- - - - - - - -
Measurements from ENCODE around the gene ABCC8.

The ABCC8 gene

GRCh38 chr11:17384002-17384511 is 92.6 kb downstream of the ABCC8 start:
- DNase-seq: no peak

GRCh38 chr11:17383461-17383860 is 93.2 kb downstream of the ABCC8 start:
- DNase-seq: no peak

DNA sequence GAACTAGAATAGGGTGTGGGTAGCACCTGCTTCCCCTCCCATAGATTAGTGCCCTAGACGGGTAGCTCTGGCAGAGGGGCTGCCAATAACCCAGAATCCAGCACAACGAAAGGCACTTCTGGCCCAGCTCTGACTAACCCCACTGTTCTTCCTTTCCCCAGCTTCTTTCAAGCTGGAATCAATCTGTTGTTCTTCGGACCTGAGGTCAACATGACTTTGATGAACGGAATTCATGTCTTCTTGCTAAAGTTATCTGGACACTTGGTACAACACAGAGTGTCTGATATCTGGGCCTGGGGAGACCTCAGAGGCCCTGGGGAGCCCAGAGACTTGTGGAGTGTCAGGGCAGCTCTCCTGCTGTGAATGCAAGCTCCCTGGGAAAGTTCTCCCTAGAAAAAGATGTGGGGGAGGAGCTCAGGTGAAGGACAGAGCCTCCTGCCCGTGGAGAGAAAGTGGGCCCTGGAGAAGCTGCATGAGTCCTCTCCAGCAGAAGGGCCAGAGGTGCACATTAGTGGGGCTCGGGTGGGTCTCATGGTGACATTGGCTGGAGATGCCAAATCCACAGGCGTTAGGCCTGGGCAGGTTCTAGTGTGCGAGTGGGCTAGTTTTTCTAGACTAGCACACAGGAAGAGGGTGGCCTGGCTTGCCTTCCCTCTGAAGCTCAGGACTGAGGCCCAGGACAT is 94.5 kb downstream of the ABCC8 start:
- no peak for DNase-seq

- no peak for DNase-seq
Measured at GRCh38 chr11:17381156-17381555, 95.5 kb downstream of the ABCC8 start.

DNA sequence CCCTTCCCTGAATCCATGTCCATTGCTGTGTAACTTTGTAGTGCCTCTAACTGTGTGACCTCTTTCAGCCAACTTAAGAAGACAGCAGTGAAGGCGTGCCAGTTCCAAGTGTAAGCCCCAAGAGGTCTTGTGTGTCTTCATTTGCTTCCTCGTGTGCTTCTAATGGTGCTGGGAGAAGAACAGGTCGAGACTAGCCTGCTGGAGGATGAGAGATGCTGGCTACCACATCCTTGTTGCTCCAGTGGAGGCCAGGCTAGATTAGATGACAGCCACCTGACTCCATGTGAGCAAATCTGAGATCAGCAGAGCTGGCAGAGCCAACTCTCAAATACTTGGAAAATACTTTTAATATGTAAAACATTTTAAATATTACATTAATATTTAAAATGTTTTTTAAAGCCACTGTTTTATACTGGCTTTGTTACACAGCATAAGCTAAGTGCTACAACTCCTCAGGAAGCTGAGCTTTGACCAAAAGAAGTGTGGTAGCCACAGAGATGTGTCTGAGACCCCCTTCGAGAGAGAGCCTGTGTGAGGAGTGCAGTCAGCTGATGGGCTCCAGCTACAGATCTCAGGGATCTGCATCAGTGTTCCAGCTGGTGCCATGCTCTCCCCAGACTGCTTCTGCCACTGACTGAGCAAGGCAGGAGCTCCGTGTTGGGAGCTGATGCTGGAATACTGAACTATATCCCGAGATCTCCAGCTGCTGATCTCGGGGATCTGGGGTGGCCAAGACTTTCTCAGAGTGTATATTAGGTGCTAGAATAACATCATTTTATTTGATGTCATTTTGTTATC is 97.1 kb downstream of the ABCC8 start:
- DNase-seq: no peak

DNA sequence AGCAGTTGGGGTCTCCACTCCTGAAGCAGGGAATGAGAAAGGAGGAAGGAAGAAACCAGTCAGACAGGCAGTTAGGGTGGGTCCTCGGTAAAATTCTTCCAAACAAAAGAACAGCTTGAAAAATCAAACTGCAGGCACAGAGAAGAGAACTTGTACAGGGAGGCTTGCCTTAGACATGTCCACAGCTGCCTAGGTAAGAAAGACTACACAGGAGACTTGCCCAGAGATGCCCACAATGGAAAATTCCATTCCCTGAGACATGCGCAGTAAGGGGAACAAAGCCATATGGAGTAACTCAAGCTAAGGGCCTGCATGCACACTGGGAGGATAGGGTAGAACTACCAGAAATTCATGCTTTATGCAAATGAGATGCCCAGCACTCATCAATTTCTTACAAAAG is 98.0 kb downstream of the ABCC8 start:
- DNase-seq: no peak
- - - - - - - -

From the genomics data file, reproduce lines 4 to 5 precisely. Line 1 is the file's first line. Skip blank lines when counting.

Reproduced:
- DNase-seq: no peak

GRCh38 chr11:17383461-17383860 is 93.2 kb downstream of the ABCC8 start: